For various political and economic reasons, the defense of high tariffs became untenable, and moderate and conservative Republicans under the Taft administration laid the groundwork for a federal income tax targeting the very wealthiest in order to preempt more progressive legislation. But the political victory would ultimately be President Woodrow Wilsons, whose election in 1912 was achieved through an emerging coalition of Northern industrial workers and Southern populists that would establish the electoral foundation of the New Deal. As a result of the 1913 legislation, New York alone paid more income tax than the entire South until the Second World War. By the Great Depression, the Democrats under Franklin Roosevelt had firmly become the party of progressive, redistributive economic policy. Tackling an economic crisis of vast dimensions allowed little room for overt sectionalism from either side, but more significantly, the old Republican appeal to protectionism was a dead end for the GOP to rebuild power.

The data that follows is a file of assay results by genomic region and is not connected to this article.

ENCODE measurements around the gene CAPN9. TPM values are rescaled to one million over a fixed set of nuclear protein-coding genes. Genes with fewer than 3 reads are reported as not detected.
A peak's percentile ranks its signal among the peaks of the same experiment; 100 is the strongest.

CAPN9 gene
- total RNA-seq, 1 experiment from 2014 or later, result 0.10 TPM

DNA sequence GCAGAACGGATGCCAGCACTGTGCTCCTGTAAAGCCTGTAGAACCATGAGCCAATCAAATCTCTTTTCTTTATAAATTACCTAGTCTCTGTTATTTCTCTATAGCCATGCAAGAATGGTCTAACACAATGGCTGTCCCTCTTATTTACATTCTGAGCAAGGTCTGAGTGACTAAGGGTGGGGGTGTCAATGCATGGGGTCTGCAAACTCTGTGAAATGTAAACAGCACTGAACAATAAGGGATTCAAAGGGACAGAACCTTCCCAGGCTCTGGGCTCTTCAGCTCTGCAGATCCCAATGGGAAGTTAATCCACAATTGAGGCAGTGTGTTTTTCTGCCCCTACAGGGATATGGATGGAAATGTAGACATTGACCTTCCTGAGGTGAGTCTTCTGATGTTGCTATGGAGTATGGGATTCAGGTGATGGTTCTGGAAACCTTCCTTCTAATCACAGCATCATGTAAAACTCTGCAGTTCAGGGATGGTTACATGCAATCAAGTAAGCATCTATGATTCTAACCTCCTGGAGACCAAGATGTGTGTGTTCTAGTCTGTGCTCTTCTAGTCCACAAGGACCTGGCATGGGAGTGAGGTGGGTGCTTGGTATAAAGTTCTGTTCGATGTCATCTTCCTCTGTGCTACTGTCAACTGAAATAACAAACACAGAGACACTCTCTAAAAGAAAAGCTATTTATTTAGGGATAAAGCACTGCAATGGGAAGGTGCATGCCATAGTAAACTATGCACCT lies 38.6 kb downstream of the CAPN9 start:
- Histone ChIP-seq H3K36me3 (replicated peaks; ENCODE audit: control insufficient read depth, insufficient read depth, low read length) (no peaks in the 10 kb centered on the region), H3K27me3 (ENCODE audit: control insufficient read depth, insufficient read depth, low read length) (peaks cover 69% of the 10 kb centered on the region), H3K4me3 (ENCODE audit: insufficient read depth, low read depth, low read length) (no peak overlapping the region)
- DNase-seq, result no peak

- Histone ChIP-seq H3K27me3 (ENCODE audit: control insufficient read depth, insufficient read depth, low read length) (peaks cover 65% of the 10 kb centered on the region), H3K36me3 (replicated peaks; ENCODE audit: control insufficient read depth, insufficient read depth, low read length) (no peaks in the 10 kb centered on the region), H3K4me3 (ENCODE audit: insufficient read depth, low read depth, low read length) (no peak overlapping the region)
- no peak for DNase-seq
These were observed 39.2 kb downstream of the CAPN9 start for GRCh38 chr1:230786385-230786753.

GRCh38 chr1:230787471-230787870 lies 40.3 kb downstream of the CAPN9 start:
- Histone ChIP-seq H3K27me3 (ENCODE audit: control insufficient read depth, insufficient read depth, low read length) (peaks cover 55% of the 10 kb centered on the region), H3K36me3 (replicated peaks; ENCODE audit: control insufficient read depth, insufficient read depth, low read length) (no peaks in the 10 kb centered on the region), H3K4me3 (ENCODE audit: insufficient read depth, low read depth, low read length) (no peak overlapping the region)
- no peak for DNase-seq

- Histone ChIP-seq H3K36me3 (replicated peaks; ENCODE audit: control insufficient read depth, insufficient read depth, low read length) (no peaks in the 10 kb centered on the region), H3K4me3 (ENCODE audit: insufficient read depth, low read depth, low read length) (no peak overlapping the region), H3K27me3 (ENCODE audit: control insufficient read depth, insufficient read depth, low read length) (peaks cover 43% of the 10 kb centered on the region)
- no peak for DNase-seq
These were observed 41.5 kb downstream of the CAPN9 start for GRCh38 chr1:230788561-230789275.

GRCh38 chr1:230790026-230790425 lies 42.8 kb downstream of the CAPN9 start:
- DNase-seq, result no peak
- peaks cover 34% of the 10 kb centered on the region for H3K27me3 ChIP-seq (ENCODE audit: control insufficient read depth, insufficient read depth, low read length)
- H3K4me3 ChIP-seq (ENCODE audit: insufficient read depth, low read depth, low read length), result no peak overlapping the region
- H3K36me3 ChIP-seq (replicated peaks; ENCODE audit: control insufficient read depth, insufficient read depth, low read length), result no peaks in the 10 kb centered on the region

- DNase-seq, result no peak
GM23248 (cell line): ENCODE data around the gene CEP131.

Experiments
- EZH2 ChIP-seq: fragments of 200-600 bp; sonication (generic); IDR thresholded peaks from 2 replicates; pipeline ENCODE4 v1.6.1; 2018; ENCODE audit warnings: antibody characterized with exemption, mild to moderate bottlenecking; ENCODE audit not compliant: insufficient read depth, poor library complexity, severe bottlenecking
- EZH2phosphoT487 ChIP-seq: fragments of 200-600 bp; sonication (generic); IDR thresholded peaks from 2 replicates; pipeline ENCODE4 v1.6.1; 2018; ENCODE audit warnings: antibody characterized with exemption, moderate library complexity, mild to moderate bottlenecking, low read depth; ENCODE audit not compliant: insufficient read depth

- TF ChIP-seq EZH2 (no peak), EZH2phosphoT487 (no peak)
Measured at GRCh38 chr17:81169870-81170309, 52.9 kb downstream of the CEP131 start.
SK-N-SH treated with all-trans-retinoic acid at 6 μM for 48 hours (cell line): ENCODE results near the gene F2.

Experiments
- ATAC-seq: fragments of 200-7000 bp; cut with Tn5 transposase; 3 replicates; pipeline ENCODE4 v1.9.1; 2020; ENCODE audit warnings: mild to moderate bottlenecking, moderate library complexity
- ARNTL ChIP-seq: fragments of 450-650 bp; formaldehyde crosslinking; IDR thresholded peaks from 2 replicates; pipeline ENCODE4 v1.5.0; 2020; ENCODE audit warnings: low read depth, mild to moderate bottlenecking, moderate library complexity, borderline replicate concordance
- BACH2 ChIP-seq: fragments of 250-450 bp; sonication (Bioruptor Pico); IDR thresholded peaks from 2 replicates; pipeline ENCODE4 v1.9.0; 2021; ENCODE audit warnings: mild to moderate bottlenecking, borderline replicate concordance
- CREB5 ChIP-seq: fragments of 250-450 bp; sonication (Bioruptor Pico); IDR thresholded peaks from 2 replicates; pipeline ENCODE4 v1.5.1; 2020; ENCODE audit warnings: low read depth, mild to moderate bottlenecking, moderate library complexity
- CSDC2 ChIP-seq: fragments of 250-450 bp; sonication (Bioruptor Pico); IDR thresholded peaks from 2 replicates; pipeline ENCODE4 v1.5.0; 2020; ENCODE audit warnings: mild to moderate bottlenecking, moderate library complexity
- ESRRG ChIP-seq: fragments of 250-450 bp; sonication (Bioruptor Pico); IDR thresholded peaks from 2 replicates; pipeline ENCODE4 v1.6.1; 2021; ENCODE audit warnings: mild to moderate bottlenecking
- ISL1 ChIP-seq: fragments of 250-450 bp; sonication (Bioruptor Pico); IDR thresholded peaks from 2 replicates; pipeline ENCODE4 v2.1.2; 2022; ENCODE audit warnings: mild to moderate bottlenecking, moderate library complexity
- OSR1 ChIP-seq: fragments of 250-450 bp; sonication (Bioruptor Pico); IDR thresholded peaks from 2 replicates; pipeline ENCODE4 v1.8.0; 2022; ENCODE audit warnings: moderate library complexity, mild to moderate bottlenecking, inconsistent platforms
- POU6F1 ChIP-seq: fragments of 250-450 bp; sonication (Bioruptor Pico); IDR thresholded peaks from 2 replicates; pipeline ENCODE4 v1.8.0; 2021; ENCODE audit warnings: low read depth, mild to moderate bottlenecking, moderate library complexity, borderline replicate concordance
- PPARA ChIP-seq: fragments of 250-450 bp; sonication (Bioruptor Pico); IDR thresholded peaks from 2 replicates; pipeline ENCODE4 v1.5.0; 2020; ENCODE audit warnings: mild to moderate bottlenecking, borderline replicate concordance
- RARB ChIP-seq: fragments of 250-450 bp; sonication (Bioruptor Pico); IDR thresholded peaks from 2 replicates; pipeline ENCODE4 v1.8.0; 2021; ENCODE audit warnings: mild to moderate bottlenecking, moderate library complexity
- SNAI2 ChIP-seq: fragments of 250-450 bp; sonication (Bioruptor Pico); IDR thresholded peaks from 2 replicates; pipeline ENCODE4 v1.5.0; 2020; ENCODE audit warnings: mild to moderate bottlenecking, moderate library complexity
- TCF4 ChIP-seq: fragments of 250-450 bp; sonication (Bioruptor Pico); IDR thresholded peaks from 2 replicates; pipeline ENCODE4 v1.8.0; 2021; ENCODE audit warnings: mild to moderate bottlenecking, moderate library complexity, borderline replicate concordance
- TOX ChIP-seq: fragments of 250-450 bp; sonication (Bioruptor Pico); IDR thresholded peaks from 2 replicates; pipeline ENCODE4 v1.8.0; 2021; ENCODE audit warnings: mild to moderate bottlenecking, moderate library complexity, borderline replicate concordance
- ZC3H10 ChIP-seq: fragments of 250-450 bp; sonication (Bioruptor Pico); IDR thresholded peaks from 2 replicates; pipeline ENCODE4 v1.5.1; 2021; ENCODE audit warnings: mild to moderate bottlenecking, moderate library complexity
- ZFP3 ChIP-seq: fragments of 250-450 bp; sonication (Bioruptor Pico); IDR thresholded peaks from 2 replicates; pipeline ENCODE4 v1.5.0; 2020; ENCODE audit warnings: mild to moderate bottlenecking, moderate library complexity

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This history provides a few lessons for blue-state Democrats who are tempted to ridicule conservative states for their comparative economic weaknesses. It should be clear that gloating over regional economic success is not a perceptive political strategy but its antithesis. Todays dichotomy between deindustrialized rust belts and hinterlands and prosperous metropolitan hubs does not need to be agitated further with rhetoric that moralizes about federal contributions and local dynamism. This is especially true when the thriving states in question have been troubled by widening inequality, an affordable-housing crisis, and other inequities, just as Republican-dominated states before the New Deal realignmentmany of which are now bluewere similarly haunted by great disparities in wealth.